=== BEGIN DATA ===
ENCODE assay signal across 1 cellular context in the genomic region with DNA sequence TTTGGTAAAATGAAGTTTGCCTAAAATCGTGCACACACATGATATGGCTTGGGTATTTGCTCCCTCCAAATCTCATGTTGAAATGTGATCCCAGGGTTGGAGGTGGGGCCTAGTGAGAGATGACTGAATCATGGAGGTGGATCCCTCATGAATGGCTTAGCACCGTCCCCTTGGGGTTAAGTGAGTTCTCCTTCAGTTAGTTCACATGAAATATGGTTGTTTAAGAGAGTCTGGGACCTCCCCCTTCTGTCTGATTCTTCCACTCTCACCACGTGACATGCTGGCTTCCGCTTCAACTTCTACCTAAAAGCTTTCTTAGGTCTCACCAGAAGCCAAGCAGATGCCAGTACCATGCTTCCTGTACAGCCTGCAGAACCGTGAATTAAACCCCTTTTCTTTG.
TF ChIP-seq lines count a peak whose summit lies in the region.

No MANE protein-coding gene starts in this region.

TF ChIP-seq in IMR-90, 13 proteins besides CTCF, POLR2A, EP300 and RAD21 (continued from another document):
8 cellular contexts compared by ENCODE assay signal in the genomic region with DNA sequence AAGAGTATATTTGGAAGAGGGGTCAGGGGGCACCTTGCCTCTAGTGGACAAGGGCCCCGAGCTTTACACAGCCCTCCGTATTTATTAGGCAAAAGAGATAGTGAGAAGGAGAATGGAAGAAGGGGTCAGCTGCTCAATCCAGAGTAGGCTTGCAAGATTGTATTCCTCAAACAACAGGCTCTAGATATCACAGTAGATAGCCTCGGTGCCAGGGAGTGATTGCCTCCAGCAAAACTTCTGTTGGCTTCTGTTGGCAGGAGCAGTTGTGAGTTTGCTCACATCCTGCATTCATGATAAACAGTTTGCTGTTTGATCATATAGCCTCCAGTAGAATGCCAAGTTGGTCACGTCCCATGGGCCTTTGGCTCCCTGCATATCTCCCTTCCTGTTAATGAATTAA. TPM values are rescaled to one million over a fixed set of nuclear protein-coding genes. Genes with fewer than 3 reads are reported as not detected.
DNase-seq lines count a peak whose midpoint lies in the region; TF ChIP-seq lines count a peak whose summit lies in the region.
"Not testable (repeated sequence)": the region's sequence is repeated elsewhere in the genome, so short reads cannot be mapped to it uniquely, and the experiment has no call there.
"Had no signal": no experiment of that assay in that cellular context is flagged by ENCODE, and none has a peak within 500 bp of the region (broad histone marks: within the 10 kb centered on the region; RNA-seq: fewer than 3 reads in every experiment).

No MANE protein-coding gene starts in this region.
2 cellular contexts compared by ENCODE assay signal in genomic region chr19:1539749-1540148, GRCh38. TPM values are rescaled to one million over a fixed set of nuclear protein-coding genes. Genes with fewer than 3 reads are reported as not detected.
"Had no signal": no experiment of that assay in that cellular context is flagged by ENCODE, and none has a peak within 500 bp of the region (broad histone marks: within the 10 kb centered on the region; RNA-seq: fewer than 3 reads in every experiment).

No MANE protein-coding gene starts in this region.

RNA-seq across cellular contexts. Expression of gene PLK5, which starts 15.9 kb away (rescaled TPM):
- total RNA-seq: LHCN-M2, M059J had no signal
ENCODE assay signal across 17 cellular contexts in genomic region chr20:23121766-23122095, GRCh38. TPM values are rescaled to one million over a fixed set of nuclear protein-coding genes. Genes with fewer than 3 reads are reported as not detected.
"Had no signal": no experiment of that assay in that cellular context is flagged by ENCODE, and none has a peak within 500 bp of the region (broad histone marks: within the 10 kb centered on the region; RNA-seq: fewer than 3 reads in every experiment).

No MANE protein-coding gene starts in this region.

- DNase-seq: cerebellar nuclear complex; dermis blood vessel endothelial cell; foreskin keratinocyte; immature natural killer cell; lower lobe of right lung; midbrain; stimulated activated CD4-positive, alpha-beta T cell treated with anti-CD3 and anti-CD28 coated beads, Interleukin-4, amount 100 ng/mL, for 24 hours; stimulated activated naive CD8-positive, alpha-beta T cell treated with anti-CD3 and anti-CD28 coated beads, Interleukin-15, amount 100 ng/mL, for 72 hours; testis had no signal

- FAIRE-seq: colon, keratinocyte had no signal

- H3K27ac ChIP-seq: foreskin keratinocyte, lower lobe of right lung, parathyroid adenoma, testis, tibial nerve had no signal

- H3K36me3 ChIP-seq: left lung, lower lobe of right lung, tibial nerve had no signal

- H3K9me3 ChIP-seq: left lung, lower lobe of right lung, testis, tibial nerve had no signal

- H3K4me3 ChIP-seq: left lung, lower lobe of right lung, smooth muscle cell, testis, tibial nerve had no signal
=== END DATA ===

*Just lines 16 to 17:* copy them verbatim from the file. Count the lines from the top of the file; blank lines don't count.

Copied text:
"Had no signal": no experiment of that assay in that cellular context is flagged by ENCODE, and none has a peak within 500 bp of the region (broad histone marks: within the 10 kb centered on the region; RNA-seq: fewer than 3 reads in every experiment).

No MANE protein-coding gene starts in this region.